Time for another trip back to base camp. The official reason for the trip was to attend the M.Arch. open house at the University of Cincinnati. Just as importantly, it was an excuse to get the hell away from the NYC pressure cooker and spend a much-needed few days back on my home turf, and look at things that aren’t made of asphalt or concrete.
I arrived in Cincinnati late Thursday morning, and promptly checked into the hotel, took a shower, and crashed for a couple hours. I had overslept that morning, and woke up about ten minutes before I was supposed to be leaving for the airport. The next few hours were a blur, but I made my flight and landed at CVG without incident.
That evening, I attended a debate at UC about Cincinnati’s streetcar project and Issue 9. I met up with Sherman Cahal and Gordon Bombay at the event. Long story made short, later that evening Sherman and I found ourselves having beers with Mark Miller and Chris Finney, the two people most responsible for getting this stupid referendum issue on the ballot. Talk about awkward. Mark Miller turned out to be a nice guy and I found myself agreeing with him on more things than I thought I would. Chris Finney? No comment.
The next day was spent almost entirely at the M.Arch. open house at UC. I didn’t learn much that I didn’t already know, but it was still nice to be on campus and meet people in the architecture program there. UC was my first choice of architecture schools when I was in high school, but I didn’t get accepted there, and I ended up at a few other places instead. Now I’m hoping to go there for grad school. I’m trying not to get my hopes up too high and jinx myself, but I think I already crossed that bridge a long time ago.
That evening I met up with Eighth and State, Maximillian, testell, Caseyc, thomasbw, Kevin LeMaster, and a few others (my apologies if I left anybody out) at Grammers in Over-the-Rhine, and ran into Michael Moore. Not Michael Moore of “Bowling for Columbine” fame, but Michael Moore, the City Architect for the City of Cincinnati. He’s the one working to build a streetcar line through OTR, and he’s got some other good ideas as well. Nice guy, and I wish him the best in making Cincinnati a better city.
The following day was spent driving around the city and checking out routes and locations for my thesis project, a rapid transit system for Cincinnati. I got as far west as Lawrenceburg and as far east as Milford. Google Earth is great, but nothing beats going out and seeing a place in real life. One thing that struck me was how badly aerial photos are at depicting topography.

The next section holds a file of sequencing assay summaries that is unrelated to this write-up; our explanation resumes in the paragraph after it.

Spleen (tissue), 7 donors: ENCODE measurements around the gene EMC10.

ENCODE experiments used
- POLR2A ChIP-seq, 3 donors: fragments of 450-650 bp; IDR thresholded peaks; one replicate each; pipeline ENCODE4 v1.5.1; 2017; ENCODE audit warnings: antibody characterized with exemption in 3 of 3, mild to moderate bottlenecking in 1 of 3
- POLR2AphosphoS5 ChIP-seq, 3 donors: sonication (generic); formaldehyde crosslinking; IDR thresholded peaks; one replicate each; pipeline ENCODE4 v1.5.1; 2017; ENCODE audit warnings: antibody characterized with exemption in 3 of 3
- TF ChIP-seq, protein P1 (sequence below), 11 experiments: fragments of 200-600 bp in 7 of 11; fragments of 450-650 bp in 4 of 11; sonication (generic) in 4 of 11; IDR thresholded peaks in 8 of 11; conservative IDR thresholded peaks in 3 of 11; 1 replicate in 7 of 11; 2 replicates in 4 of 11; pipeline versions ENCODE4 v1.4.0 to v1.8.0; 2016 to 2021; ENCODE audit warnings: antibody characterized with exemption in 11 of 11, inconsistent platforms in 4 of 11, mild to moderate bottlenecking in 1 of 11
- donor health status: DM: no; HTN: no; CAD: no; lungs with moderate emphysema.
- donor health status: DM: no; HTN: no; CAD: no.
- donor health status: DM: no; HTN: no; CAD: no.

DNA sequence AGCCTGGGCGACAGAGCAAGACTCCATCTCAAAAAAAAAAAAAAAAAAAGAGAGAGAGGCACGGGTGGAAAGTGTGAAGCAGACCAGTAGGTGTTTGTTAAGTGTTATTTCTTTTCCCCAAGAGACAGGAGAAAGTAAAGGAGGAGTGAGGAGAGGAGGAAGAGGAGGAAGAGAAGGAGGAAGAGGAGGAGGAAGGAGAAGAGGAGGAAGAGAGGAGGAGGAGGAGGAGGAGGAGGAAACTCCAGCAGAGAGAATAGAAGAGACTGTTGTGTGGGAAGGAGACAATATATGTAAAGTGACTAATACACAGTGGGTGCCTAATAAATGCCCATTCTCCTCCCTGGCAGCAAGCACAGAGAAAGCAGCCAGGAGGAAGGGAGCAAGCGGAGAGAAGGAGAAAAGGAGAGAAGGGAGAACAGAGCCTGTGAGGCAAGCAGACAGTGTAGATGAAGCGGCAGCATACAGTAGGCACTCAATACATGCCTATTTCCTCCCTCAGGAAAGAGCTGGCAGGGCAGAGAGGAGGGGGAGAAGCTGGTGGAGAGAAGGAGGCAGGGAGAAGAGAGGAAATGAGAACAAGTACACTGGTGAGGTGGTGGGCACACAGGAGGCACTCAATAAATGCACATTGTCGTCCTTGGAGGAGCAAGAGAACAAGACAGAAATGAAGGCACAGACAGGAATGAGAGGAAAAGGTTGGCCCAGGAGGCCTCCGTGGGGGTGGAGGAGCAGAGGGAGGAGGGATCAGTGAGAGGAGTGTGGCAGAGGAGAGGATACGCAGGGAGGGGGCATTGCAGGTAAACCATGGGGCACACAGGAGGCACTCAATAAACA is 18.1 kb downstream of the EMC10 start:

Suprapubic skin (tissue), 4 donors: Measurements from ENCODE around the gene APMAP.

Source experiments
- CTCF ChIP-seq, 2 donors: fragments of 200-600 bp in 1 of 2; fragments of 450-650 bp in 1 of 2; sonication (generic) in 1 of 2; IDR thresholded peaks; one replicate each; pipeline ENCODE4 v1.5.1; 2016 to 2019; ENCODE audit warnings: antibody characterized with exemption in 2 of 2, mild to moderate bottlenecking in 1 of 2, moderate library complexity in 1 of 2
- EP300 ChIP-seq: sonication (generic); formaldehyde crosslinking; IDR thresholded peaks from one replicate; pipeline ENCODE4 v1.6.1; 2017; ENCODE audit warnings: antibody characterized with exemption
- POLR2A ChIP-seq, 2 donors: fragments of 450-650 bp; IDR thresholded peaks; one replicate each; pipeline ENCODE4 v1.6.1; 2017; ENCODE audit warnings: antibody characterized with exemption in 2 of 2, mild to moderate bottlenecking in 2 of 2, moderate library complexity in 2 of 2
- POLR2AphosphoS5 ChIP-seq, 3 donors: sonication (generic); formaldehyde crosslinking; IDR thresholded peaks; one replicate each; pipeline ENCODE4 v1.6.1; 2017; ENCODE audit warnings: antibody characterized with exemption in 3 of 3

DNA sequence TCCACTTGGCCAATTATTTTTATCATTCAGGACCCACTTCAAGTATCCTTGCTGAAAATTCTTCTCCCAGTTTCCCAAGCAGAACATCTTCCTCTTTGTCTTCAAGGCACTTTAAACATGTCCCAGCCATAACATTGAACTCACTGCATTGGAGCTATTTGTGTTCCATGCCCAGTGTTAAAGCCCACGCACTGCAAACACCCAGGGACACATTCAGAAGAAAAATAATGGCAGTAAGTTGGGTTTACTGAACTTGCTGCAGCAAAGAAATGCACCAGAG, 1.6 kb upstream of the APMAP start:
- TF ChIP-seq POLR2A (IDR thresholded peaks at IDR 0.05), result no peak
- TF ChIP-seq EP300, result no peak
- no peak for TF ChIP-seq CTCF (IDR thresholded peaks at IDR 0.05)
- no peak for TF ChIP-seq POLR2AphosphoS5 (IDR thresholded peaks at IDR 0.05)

That evening was spent at my cousin’s place in Silver Grove, eating chili, drinking beer, and engaging in good conversation. I think I had more of a social life in three days in Cincinnati than I’ve had in the past two years in New York.
On Sunday I checked out of the hotel, drove around for a bit, and headed back to the airport. In what’s becoming somewhat of an unfortunate tradition, my return flight from Cincinnati to NYC was yet another clusterfuck.
My flights to Cincinnati from NYC have invariably been on-time and incident-free. My return flights back to New York are another story. A year ago, Delta forgot to load the baggage onto the plane, resulting in 150 angry people about to start a riot at the baggage claim office at Newark Airport. Last June, after a series of delays and mechanical failures, my flight was ultimately canceled and I arrived in New York 26 hours after first checking in at CVG — enough time to drive or take Amtrak from Cincy to New York and back.
This time, the flight was two hours late, there were a half-dozen hyperactive brats in the back of the tiny plane, a screaming infant in the row behind me, and the landing was so hard I thought the pilot was trying to put a crater in LaGuardia’s runway. And of course, arriving in Queens from almost anywhere is like arriving in Tijuana after a weekend in Lake Tahoe. I’ve reached the conclusion that God really doesn’t want me to return to New York from Cincinnati, and I’m inclined to agree with him.
Well, if I get accepted to UC and things go the way I hope they will, my next trip to Cincinnati will be sometime in May, and the purpose of that trip will be to look for an apartment. Wish me luck.
Issue 9 debate at UC:
Main Street on the University of Cincinnati campus:
The old quad at the University of Cincinnati:
Main Street @ UC:
Grammer’s in Over-the-Rhine:
I love beer steins. My grandfather used to have a few, but I have no idea whatever happened to them.
Grammer’s. Some neighborhood thug threw a cinder block through the leaded glass window on the right a few months ago, but it has since been restored.
A name from Cincinnati’s rich brewing history.
Beer steins on display at Grammer’s.
More beer steins. Grammer’s has been around in one form or another since 1872.
The bar at Grammer’s. Lately the hipsters have discovered Grammer’s, but tonight it wasn’t too obnoxious.
Old railroad tracks on the Oasis line. In my thesis project, this right-of-way carries the Blue Line rapid transit route.
An old church along River Road on Cincinnati’s west side. The steeple reminds me a lot of St. Michael’s in Chicago’s Old Town neighborhood.
Northside. I had a great sandwich at Melt.
No visit to Cincy is complete without stopping at Fountain Square and paying homage to the Genius of Water.
The so-called “Short Vine” business district near the UC campus.
Cincinnati’s hills offer great vistas of the downtown skyline from all directions. This one is from a steep street in the Prospect Hill neighborhood.
Cincinnati’s Pendleton neighborhood. Many parts of Cincinnati wouldn’t feel out of place in Brooklyn or Philadelphia.
My survival kit for the winter: